Column: Marking twenty years of life-saving care

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Last week, I was privileged to attend a birthday celebration for a hospital-based health service that has provided a magnificent 20 years of life-saving care for thousands of Doncaster women.

In 1997, the pioneering Jasmine Centre opened in the Women’s Hospital at Doncaster Royal Infirmary, becoming one of the UK’s first specialist breast units.

It was unique at the time because, instead of having just general surgery staff - which had been the case up to then - it was staffed with a newly developed dedicated group of specialist surgeons, doctors, nurses and radiologists and a separate clinic suite.

Since then, the Jasmine Centre has touched the lives of many Doncaster families. It provides a full range of services for managing breast problems, including the diagnosis and treatment of breast cancer, as well as non-life-threatening conditions. Treatments are agreed by a group of experts rather than one doctor, as was the case before 1997.

It has led the way in providing open access reviews, with patients being able to contact staff direct without having to see their GP first.

Back in the late 1990s, patients with suspected breast cancer, who were referred to Doncaster Royal Infirmary, faced having to go to three outpatient appointments to have the tests they needed. It could take up to eight weeks to find out if they had breast cancer or not.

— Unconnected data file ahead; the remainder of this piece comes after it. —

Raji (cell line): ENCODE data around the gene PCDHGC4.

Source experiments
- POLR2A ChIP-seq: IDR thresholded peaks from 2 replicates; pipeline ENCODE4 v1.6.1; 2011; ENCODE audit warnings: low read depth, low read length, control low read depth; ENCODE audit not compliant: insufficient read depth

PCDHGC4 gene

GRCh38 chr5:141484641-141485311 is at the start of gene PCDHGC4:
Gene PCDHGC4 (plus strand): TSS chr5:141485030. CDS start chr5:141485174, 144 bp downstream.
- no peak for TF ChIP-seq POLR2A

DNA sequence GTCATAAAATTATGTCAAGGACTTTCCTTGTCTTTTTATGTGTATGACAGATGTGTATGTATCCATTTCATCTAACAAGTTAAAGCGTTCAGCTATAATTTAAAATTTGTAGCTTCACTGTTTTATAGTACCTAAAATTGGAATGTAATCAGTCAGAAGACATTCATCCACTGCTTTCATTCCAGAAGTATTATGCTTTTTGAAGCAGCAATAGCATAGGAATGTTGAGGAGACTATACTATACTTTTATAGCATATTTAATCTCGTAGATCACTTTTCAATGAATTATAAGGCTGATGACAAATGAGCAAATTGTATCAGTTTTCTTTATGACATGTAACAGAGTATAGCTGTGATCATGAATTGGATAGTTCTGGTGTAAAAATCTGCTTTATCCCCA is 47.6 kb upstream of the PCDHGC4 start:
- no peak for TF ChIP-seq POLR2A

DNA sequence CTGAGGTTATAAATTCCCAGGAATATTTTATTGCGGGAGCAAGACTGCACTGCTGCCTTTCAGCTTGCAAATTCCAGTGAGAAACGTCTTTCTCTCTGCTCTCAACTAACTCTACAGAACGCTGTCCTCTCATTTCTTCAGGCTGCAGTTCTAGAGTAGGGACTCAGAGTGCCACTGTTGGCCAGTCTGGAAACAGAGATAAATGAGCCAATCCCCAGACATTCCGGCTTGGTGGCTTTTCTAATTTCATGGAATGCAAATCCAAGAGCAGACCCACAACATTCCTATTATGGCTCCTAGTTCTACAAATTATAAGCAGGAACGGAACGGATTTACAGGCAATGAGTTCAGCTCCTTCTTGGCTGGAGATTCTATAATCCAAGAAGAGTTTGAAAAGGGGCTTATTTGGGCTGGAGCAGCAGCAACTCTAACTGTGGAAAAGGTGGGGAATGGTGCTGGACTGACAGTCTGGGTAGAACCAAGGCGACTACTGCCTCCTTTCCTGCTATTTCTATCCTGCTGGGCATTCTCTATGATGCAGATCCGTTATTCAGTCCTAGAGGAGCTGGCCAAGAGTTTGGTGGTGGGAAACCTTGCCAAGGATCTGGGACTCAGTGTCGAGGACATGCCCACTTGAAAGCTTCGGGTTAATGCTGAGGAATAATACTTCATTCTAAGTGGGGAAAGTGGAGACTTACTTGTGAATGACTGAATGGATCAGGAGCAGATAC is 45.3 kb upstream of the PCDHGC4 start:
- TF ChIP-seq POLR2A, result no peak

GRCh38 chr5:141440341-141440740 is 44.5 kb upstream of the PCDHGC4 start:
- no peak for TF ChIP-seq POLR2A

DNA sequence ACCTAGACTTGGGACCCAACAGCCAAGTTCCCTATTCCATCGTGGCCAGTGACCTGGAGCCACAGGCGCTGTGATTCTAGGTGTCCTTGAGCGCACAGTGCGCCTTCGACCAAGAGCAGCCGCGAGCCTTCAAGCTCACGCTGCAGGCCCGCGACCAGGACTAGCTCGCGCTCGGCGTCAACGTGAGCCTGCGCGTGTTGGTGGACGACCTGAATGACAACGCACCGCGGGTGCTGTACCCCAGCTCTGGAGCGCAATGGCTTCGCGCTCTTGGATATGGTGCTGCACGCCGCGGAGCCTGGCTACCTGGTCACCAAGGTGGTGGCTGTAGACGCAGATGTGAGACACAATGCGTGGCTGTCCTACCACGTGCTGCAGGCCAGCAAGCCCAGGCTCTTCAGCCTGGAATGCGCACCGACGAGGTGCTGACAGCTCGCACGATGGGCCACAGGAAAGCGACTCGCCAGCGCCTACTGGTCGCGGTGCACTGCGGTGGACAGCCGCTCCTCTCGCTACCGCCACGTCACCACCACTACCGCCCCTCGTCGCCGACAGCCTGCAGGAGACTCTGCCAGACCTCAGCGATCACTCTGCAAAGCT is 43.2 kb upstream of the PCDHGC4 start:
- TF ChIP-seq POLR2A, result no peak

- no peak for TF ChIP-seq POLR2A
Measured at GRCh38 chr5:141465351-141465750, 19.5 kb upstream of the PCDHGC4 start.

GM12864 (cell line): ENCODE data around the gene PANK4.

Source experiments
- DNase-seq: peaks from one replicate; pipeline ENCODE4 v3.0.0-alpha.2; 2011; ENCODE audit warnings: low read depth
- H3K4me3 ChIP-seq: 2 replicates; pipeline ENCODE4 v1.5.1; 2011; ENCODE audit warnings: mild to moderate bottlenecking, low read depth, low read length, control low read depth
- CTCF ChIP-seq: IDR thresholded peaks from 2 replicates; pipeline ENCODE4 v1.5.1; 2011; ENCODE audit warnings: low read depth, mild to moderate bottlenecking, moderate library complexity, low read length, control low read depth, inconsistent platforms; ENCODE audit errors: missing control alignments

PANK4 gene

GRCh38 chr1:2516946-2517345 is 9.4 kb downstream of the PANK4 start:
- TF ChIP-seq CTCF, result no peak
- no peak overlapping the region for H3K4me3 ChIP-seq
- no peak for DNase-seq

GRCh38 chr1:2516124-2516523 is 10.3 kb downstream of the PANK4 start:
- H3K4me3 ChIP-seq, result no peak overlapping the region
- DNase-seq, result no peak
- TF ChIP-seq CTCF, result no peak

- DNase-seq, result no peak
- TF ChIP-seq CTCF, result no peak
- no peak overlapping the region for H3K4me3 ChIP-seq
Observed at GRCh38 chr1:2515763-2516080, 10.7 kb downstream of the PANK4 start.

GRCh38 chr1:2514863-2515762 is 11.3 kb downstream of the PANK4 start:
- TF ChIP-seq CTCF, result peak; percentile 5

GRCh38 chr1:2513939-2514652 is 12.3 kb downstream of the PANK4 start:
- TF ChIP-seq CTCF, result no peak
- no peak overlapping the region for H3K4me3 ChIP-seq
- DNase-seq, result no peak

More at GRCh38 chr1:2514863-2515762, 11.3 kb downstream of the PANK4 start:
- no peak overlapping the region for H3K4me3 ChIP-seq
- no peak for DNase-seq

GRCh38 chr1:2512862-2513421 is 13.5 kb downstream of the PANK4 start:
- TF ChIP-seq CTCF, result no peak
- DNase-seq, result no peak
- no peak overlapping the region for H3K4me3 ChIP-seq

But now they see a Jasmine Centre consultant within two weeks of being referred by their GP, with all the necessary follow-up tests being quickly completed in two visits over a three-day period. This fast-track service involves a clinical examination; imaging – such as ultrasound or a mammogram; and pathology specimens. Crucially, the results are available in three days.

The unit is one of the largest in the region, serving over 500,000 women in South Yorkshire and North Nottinghamshire, treating over 450 breast cancers each year.

Breast cancer is the most common cancer to affect women in the UK with over 50,000 new cases diagnosed annually. Rates have been rising sharply for the past 30 years but despite this, deaths have been falling steadily thanks to the impact of modern units like the Jasmine Centre.

Forty years ago, 50 per cent of people with breast cancer died within five years of being diagnosed, but medical advances have brought that down to 20 per cent.

Early identification has also played a big part and, with this being Breast Cancer Awareness Month, it’s timely to remind all local women to attend their breast screening appointments. They take place at the Cameo Centre, Chequer Road, and also at Bassetlaw Hospital.

You should receive your first invite to screening after you are 49 and before you are 53. This will continue every three years until you are 70. Once over 70 you can still be checked by phoning the screening unit on 01302 644966.